Russian Language Blog

Are conjunctions necessary? Part II Posted by on Apr 5, 2021 in Conjunctions, Grammar, punctuation

We’ve talked about Russian sentences without conjunctions before, but we’ve yet to discuss my favorite Russian punctuation sign “тире́” (dash) and its role in these бессою́зных предложе́ниях (sentences without conjunctions).

There are six instances where you can use “тире́” (dash; typed as an m-dash sign) in place of a conjunction. I’ll provide examples for each one and a little trick so you can check to see if the sentence makes sense.

Ита́к, вы мо́жете испо́льзовать тире́ в бессоюзном предложе́нии что́бы:

To show contrast between the two clauses.

В общежи́тии отопле́ние включа́ли то́лько с середи́ны ноября — в кварти́рах аж в пе́рвых чи́слах октября.

[The heat in the dormitories was turned on only from the middle of November, while in apartments it was turned on at the beginning of October.]

As mentioned before, sentences without conjunctions are especially common in folk tales, superstitions, and sayings.

Ско́лько во́лка не корми́ — он всё в ле́с смо́трит.

[lit. No matter how much you feed the wolf he will keep on looking at the forest. It was something my grandma used to say when my siblings would be overjoyed about our mom returning from work even though it was grandma who spend the whole day feeding them and playing with them.]

How to check: use conjunctions “а” and “но” (means “but”) in place of the dash.


Image by Christelle PRIEUR from Pixabay

If the first clause shows time or condition.

These are particularly prevalent in Russian superstitions and sayings.

Со́лнце восхо́дит в тума́не— днём бу́дет ду́шно.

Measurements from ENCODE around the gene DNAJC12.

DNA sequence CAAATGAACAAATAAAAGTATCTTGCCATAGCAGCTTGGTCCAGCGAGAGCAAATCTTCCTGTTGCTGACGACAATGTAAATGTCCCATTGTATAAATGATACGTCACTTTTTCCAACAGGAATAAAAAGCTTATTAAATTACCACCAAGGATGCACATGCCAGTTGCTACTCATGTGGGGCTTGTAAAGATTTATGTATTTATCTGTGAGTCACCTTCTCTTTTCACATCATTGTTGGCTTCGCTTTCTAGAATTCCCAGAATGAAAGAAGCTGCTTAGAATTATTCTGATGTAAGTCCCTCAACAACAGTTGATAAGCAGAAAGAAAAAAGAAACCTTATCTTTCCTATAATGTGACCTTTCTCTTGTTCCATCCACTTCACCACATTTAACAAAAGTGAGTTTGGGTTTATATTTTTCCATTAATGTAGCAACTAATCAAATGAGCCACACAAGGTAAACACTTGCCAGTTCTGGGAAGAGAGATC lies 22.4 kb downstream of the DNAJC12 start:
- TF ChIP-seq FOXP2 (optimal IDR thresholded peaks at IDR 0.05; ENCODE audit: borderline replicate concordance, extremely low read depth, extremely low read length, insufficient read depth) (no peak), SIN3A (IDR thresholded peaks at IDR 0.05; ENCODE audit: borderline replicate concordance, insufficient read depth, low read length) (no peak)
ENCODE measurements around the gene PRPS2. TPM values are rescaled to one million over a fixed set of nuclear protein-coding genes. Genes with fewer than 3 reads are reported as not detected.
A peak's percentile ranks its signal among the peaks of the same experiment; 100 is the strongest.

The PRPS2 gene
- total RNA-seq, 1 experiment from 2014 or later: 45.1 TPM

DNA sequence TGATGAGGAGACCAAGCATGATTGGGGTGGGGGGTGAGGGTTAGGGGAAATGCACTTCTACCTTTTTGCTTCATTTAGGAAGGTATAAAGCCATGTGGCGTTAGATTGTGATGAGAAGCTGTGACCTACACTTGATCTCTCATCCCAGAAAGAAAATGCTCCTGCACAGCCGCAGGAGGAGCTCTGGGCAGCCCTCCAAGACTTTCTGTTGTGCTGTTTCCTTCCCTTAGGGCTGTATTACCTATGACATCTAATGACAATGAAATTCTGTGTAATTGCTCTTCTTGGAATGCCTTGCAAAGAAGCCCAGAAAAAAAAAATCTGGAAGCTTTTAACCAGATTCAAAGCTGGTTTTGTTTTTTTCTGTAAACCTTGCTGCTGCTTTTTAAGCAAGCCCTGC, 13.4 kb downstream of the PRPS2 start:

[If the sun rises in the fog expect high humidity during the day]

Была́ бы нажи́ва — клюнет

[If there is a bait, the fish will bite.]

How to check: use conjunction “когда́” (‘when’) or “е́сли” (‘if’) before the first clause.

To show comparison between the two clauses.

Посмо́трит — в ду́шу гляди́т.

[When she looks at you it’s as if she’s looking into your soul.]

How to check: you can put conjunctions like “бу́дто” and “сло́вно” (‘as if’) before the second clause.

If the second clause shows outcomes.

Мы гото́вились к прихо́ду госте́й ве́сь де́нь — к ве́черу вали́лись с ног.

[We were getting ready for the guests all day and therefore were exhausted in the evening.]

How to check: you can put the conjunction “так что” or the words like “всле́дствие чего́” and “поэтому” (meaning ‘because’ or ‘therefore’).


Image by Christine Schmidt from Pixabay

If the second clause shows explanation.

The best way to witness this rule is through the classic Russian fable “Swan, Pike, and Crawfish” by Ivan Andreyevich Krylov. Ле́бедь, Щу́ка и Рак written by Ива́н Андре́евич Крыло́в is about what happens when there is no unity among companions.  The ending of the fable reads like this:

Кто винова́т из них, кто пра́в суди́ть не на́м;

Да то́лько во́з и ны́не та́м (ба́сня Крылова “Ле́бедь, Щу́ка, и Рак”)

Who’s guilty here and who is right is not for us to say

But anyway the cart’s still there today.

Note: For the full text of the original fable and the translation see here.

How to check: you can put “тако́в”, “так”, and the word “это” (this) before the second sentence.


Image by Arek Socha from Pixabay

If the second clause shows a sudden change of events

Две́рь откры́лась— на поро́ге стоял дире́ктор.

[The door opened and, there, stood the principal.]

How to check: you can put a conjunction “и” (and) or phrases like “и внеза́пно” (when suddenly), “и неожи́данно” (and unexpectedly), “и сра́зу” (and immediately), “и вдру́г” (and then).

Do you know any other Russian sayings or superstitions that have a “тире́” in it? Let me know in the comments.

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